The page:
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Growth hormone improves social impairments in those with autism-linked disorder A growth hormone can significantly improve the social impairment associated with autism spectrum disorder (ASD) in patients with a related genetic syndrome, according to a pilot study conducted at the Icahn School of Medicine at Mount Sinai and published yesterday on Pub Med, a public database of biomedical topics maintained by the National Institutes of [...]The post Growth hormone improves social impairments in those with autism-linked disorder appeared first on PsyPost.
Why Seek Anger Management Counseling? Anger is a basic human emotion. Depending on how it is managed and expressed, anger can have positive or negative consequences. Awareness of angry feelings can be helpful as it can signal when our rights are being violated or our needs are being ignored by others. Anger can also help...
The Teenage Brain on Drugs The Teenage Brain on Drugs One way to look at addiction is to consider it a form of learning, a type of learning that is extremely effective in its ability to affect the adolescent brain, report researchers working under an NIH grant. The maturation process of the brain may cause...
New brain mapping reveals unknown cell types Using a process known as single cell sequencing, scientists have produced a detailed map of cortical cell types and the genes active within them. The study marks the first time this method of analysis has been used on such a large scale on such complex tissue. The team studied over three thousand cells, one at a time, and even managed to identify a number of hitherto unknown types.
An Ode to Common Core Kindergarten Standards There is much wrong with American kindergartens—but Common Core State Standards are not to blame. If interpreted correctly, Common Core standards for literacy enable us to help enhance the kindergarten experience for all kindergarten children—from the underprepared to the most gifted and advanced.
How Old Is Language? Can the time-depth of language be uncovered without a time-machine? Recent evidence, ranging from genetic dating, to new archaeological finds, is transforming what we know about language's vintage.
Mouse embryo with really big brain: Evolving a bigger brain with human DNA The human brain expanded dramatically in size during evolution, imparting us with unique capabilities. Scientists have now shown that it's possible to pick out key changes in the genetic code between chimpanzees and humans and visualize their respective contributions to early brain development in mouse embryos. The findings may lend insight what makes the human brain special and why people get some neurological disorders, such as autism and Alzheimer's disease, whereas chimpanzees don't.
How to Build Trust in Schools Sometimes I scratch my head when I read about the government’s efforts to improve schools: new standards and tests that have to be implemented immediately, punitive teacher evaluations, and threats of school closures and job losses. All methods that I’m sure have the school employees’ amygdalae firing off 24/7, not to mention the students’. Instead of incapacitating people’s ability to problem-solve or try new ideas—which is what fear does to us—research on school reform strongly suggests that policy-makers should be encouraging school leaders to take a more humane approach. In their seminal 2002 study on the reform efforts of twelve Chicago public schools, authors Anthony Bryk and Barbara Schneider found that enabling positive social relationships between the adults was the key to successful school improvement”—and that trust was at the heart of those relationships. What does trust in schools look like? Trust in schools comes down to one thing: psychological safety. By this I mean safety to speak one’s mind, to discuss with openness and honesty what is and isn’t working, to make collective decisions, to take risks, to fail—all things researchers tell us are required for deep organizational change and transformation. Yet this kind of safety doesn’t come easily to schools. According to Bryk and Schneider, the adults in a school community rely on each other to do their jobs correctly and with integrity. The challenge is our expectations for one other are very diverse, based on our unique backgrounds, including our previous school and work experiences. At one school where I taught, each teacher had differing expectations about how much extra effort teachers should put into their work—a huge bone of contention between the teachers who left after the last bell and those who worked into the evening. And when expectations are largely unconscious or unspoken, it becomes impossible for others to live up to them. We also make assumptions about the intentions behind a person’s behavior, and, as we all know, assumptions are often wrong. For example, parents and teachers may think the principal made a particular decision based on his or her career advancement rather than what’s best for the students. If we don’t feel psychologically safe to question our assumptions and expectations with each other, trust flies out the window and our relationships suffer. Building trust among adults I’m actually not surprised that education policy has yet to embrace the idea of building trust in school environments. For one thing, it’s hard to measure and hard to implement. It also requires us to take an honest look at ourselves, both personally and professionally, and potentially surface those parts that are painful or tender to the touch. And trust-building is just not part of a school leader’s training. Fortunately, a new program piloted by the Center for Courage & Renewal called Leading Together: Building Adult Community in Schools has been found to be effective in cultivating trust in school communities. In a nutshell, the program helps principals and their staff members create a safe space to do the necessary inner work for building trust and community. Developers of the program, Pamela Seigle and Chip Wood (creators of the social-emotional learning programs Open Circle and co-creator of Responsive Classroom, respectively) and Lisa Sankowski were inspired to develop Leading Together based on their previous work with principals. “We saw time and again that principals were experiencing a tremendous sense of isolation, despair, and overwhelm,” explained Seigle, “The role of the principal is not structured in a viable way – they can’t build school community alone.” Using the principles and practices of the Circle of Trust approach developed by Parker J. Palmer and the Center for Courage & Renewal, along with methods such as active listening, discussion protocols, reflection, song, mindfulness, and poetry, school teams made up of the principal and teacher-leaders spend four days during the summer and two more days during the school year with the Leading Together facilitators and each other envisioning how they will foster trust amongst the adults in their schools. “After four days with Chip and Pamela, you feel like you can take on the world,” said elementary principal Paul Carolan, “but it’s not about that. It’s about getting a truer sense of who you are by making the space to be more vulnerable—and to do some great learning.” With the on-going support of the program’s facilitators, the teams return to their schools and begin the challenging work of implementing their ideas. Ed Kaufman, an elementary principal, described the resistance he met from some of his staff members. “Teachers would say to me, ‘we have so many educational things to talk about. Why are we doing activities to build trust?’ It takes time to help people realize that working on our relationships with each other will make the rest of what we do so much more effective and efficient.” Finally, after several months of doing this work, Kaufman saw that things were starting to shift. “At a staff meeting, we were using one of the Leading Together protocols called ‘Connections’ where people volunteer to share something professional or personal with the rest of the group,” he described, “Normally three or so people participate. This time we had twenty-five people who wanted to share something. I realized that this was a turning point.” The rewards of building trust Even though trust-building may seem like an uphill battle, in the end it pays off. For one thing, it lowers teachers’ stress levels. “In the past, I’ve had some very difficult challenges with teachers when they started feeling overwhelmed,” said Carolan. “The angst is still there, but it’s tempered because we’re using the Leading Together protocols to figure it out together.” Carolan also found that educators participated more in decision-making because they felt their voices were now being heard. “I had so many teachers volunteering to help with our school development plan that I had to pick and choose who would be there,” he said. Kaufman discovered that he was better able to help teachers develop professionally. “As an administrator, when teachers don’t know or respect you and you push them hard,” he explained, “it can make the relationship less cooperative and congenial. Our work with Leading Together has permitted me to get to know teachers better and have deeper conversations in ways not meant to be negative, but to challenge them to grow and learn.” Middle school principal Patricia Montimurro felt that the Leading Together practices added years to her life. “I’ve found an inner peace that wasn’t there before,” she said. “When I opened up to slowing down and being present, it made me feel more confident about my work and less concerned about the ‘what ifs’. My staff also saw me become calmer, which helped them be calmer, too.” In the end, the ultimate beneficiaries are the students. Kaufman found that as his teachers collaborated more with each other, they became more invigorated by their work, which led to more engaging and thought-provoking curriculum for the students. “They also connect better with their students,” he observed, “and they’re more sensitive to their students’ relational issues.” Ultimately, principals have to realize that building trust doesn’t happen overnight. “This is hard stuff,” said Seigle. “Being in relationship with each other is harder than rocket science. And it’s something that you always have to be working on.” But, according to Montimurro, the heart of education is trust. “The field of education needs this as much as it needs test results, standards, and teacher evaluations,” she explained. “If we’re going to keep good people in education, we need this work because it’s so stressful.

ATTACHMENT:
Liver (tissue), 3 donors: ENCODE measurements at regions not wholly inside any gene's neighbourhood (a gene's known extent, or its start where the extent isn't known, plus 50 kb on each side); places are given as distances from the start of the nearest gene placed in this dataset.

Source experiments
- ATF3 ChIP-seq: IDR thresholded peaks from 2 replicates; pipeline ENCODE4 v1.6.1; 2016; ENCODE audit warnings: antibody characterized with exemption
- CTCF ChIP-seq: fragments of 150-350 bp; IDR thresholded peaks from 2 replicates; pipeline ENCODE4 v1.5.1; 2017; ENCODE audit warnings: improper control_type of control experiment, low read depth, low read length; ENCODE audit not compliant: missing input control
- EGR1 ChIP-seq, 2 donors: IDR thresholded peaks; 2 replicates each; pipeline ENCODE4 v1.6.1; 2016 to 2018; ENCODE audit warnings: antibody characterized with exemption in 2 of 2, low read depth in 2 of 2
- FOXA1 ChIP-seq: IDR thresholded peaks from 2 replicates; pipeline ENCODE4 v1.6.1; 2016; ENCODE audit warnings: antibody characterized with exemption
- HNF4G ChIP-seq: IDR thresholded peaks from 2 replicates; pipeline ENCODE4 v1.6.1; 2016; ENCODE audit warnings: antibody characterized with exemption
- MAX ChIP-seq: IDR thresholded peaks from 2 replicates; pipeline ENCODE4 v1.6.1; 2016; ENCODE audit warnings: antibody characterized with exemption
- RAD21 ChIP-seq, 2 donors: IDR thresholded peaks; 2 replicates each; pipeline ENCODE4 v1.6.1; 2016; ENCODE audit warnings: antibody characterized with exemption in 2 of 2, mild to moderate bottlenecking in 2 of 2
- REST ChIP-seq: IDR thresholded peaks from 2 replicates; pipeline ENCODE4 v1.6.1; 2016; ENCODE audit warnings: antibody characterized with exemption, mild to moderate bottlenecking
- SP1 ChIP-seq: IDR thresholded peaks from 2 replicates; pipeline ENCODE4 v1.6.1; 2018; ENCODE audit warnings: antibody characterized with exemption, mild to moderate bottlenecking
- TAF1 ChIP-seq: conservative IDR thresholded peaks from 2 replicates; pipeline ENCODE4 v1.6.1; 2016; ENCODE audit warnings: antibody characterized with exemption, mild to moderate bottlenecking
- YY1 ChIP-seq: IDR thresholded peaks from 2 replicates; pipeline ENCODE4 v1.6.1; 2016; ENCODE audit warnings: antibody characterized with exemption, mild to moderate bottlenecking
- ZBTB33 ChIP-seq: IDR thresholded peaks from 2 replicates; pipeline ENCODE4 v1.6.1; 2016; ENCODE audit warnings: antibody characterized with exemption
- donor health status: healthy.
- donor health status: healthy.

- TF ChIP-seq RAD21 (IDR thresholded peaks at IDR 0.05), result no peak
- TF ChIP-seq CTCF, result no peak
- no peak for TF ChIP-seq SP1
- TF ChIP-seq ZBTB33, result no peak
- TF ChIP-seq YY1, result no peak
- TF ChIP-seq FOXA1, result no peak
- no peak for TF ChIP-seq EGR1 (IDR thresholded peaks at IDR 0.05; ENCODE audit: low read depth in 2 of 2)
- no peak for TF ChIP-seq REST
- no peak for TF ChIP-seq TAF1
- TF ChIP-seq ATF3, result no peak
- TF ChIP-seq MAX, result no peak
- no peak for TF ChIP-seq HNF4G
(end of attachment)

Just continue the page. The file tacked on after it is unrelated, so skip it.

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Transference in Therapy I dreamed of giving him my bone marrow. I offered him poetry, homemade cupcakes, passionate sex and a basket of Honey Peanut Balance bars, his favorite. I even proposed to repaint and decorate his waiting room — at my expense. I was in love. His name was David. David was...
Anti-vax: wrong but not irrational Since the uptick in outbreaks of measles in the US, those arguing for the right not to vaccinate their children have come under increasing scrutiny. There is no journal of “anti-vax psychology” reporting research on those who advocate what seems like a controversial, “anti-science” and dangerous position, but if there was we can take a […]
Practicing Self-Compassion When You Can’t I recently wrote this article on how to practice self-compassion when it’s the last thing you want to do. Because when we’re upset, so many of us revert back to what we know: berating ourselves. We might do this in the moment. For days. Maybe even weeks. We might do...
Imagine Dragons Musician Reveals Battle with Depression When we see people achieve fame and fortune, too often we assume that all of their problems are solved. Of course, that is not how mental illness works. We know this from watching Robin Williams lose his years-long battle with depression. It can be so disorienting and confusing when a...
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Stem cell specialization observed in the brain Adult stem cells are flexible and can transform themselves into a wide variety of special cell types. Because they are harvested from adult organisms, there are no ethical objections to their use, and they therefore open up major possibilities in biomedicine. For instance, adult stem cells enable the stabilization or even regeneration of damaged tissue. Neural stem cells form a reservoir for nerve cells. Researchers hope to use them to treat neurodegenerative disorders such as Parkinson's and Alzheimer's disease.
Is There Time in Your Type-A Lifestyle for Friendship? Socializing, connecting and laughing with friends are an essential part of happiness. We need to take a moment, press "escape", unplug, and make space for friendship. Don’t click “like” if you agree, call me!
Being There for Your Teen It’s not an easy task: being there for someone who might not even seem to want you around a lot of the time.  But I have some tips to make it at least a little easier.1)  Remember that it’s your teen’s job to push you away. Developmentally speaking, that is....
Fighting for Happiness If there is one realization I would say is both persistent and perfectly-timed for the start of my “Year of Living Intuitively,” it is this: If I want to be happy, I have to fight for it. I say this because life IS hard. It is hard for all of...